into the forum on law culture and society spring conversation. and this one is very different for us, and part because we are being hosted with the book many of the city bar association. of course, we have c-span. how cool is that. so you're all a part of this, and rare privilege or year. we have very interesting, a distinguished group of special guests, and i will introduce the berkeley and then we will set up the theme for the 9mb in the conversation. starting off to my far right is one of america's best known criminal defense attorneys. his most recent success and one of the classic once, the celebrated benjamin brafman, the defense of dominique strauss-kahn. everyone please welcome benjamin brafman. [applause] and this woman to my right, very lovely, kathleen hogan domaingyy that look at, but she is thegqgy toughest prosecutor in new yorky state.gygygygygygygy she was actually just recentlygy selected as the best prosecutor in new york state. she is the district attorney for warren county up in lake george. it seems like a mile area, but they have crime. nobody messes with her. and so she
of the change in law that my friend wants to see happen will cost an enormous amount of money, millions of dollars. and the coburn amendment doesn't address the costs and normally he would company do that in an amendment. the costs that -- the corps would incur in order to train their workers to carry weapons or hire outside security at that. so i appreciate and respect the views of my friend, but i also think that this is something we shouldn't do today on this bill now. especially when we're seeing a lot of talk about more home-grown terrorism. we want to protect our infrastructure. now, it may be that -- that the corps ought to look at more protection of these facilities. i'm willing to look at that. but i do think we're making a problem where there isn't a problem. people can go on corps land and use their guns for hunting and fishing, recreation, target shooting, and i think that's working out fine. this seems to be an amendment that's solving a problem that, frankly, doesn't exist. at least i looked -- i have 38 million people in my state, it's a lot of people. i asked do we have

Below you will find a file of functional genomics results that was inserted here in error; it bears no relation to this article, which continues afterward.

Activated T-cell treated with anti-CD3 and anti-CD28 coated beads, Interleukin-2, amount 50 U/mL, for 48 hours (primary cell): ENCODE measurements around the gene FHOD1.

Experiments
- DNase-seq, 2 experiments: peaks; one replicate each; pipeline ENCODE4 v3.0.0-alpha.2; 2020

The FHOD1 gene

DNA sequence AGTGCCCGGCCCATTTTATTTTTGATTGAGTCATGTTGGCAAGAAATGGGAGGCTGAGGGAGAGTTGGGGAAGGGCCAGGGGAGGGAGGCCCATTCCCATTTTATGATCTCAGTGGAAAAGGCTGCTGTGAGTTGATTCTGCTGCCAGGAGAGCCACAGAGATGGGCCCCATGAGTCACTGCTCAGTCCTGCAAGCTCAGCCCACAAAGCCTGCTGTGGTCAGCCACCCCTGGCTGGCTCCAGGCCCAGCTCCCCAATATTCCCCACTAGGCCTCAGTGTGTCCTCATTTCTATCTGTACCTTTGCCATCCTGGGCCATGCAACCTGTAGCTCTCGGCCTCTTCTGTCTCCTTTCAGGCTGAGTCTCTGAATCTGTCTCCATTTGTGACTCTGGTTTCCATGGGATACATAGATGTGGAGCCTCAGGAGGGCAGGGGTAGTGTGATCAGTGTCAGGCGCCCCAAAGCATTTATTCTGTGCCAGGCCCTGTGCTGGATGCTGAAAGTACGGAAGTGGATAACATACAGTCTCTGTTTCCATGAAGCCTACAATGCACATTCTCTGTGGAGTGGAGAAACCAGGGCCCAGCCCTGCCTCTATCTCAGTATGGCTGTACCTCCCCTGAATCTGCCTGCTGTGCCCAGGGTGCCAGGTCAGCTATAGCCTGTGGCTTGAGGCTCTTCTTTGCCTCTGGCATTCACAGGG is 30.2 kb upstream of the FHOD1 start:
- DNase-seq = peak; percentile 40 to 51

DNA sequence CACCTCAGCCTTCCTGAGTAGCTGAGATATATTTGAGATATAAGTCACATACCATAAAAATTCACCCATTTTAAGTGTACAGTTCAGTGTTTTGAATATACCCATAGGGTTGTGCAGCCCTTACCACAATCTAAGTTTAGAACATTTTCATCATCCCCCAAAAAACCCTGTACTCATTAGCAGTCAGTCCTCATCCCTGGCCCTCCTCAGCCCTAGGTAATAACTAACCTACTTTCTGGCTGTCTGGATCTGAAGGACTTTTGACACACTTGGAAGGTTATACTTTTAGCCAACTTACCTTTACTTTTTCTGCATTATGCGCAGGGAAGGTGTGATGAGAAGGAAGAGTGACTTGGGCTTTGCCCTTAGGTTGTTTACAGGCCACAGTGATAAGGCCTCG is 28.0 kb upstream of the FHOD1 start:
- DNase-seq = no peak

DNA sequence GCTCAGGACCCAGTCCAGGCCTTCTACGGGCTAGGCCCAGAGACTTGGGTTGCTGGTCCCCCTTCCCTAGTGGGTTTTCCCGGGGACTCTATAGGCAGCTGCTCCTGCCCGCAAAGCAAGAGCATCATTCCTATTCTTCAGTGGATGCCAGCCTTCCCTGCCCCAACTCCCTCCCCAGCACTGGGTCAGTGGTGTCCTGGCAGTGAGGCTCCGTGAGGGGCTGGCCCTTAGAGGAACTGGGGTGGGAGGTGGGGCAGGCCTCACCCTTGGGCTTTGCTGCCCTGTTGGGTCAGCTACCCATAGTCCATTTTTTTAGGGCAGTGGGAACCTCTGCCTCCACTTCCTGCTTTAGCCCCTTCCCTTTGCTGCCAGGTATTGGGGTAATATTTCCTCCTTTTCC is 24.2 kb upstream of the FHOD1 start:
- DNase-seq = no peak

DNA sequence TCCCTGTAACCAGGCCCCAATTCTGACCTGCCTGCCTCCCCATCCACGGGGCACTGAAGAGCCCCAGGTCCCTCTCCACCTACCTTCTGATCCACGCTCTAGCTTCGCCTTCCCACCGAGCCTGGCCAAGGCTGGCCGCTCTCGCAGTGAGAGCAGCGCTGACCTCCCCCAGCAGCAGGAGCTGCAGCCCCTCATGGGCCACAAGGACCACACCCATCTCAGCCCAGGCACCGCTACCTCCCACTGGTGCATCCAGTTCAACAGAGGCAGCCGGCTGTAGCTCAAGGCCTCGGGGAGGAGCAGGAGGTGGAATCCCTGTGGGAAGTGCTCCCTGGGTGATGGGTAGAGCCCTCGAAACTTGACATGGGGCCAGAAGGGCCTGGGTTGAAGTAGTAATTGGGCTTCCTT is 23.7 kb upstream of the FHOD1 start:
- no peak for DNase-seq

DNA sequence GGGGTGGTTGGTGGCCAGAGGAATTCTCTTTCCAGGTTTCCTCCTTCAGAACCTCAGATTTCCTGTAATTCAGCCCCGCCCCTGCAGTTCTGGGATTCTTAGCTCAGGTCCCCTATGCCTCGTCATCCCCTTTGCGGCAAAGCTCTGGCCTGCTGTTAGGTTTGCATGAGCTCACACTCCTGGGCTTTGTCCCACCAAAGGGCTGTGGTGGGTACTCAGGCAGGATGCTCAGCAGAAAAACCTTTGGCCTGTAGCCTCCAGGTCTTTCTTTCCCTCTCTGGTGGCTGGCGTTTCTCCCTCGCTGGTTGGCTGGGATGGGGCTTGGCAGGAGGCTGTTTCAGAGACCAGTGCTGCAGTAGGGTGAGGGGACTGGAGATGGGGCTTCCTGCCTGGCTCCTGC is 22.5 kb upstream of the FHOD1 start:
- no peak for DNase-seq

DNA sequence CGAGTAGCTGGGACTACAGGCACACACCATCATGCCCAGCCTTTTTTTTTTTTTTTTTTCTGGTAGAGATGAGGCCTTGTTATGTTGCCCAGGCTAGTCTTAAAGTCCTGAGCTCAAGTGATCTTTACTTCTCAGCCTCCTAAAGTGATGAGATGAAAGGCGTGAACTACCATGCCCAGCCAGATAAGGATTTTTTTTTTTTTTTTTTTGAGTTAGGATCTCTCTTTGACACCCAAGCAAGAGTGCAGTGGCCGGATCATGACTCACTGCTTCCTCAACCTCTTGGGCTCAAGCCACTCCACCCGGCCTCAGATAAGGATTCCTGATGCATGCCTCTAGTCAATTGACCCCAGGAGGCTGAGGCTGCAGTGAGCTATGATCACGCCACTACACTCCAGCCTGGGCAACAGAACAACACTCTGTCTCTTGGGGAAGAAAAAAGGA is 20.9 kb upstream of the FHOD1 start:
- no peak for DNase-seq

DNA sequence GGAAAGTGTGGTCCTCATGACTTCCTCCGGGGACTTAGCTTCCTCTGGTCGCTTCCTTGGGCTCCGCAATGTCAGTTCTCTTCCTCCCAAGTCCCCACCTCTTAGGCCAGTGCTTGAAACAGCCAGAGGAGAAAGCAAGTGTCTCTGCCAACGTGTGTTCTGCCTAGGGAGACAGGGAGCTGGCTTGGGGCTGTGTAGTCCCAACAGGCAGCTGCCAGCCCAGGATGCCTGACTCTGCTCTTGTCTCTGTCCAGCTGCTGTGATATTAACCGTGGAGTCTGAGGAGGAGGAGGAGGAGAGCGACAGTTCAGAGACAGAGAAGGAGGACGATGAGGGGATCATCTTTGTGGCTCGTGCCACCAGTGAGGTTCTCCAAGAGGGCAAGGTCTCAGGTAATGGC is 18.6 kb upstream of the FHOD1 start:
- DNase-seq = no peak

from? >> guest: well, that's part of the law, and it's been part of common law since 1841 and part of the copyright act since 1976. >> host: what's an example of fair use today? >> guest: well, fair use is done by students everywhere when they quote a scholar or an encyclopedia or wiki media or my other source in their paper. they get to use those words as a result of fair use. journalists do it every day when they say the think tank report said this, quote. they're able to use that material is all copyrighted, but they're able to use it. >> host: because they source it? >> guest: no. actually, sourcing doesn't have anything to do with fair use, although it is always a polite thing to do, to give credit to people. but credit, there's many examples of fair use where you wouldn't even -- you, in fact, never need to give credit in order to be within the copyright law. >> host: such as? >> guest: you would make people upset if you didn't frequently. but any kind of challenge that an artist makes, for instance, uses material from lots of different places and doesn't necessarily cite it.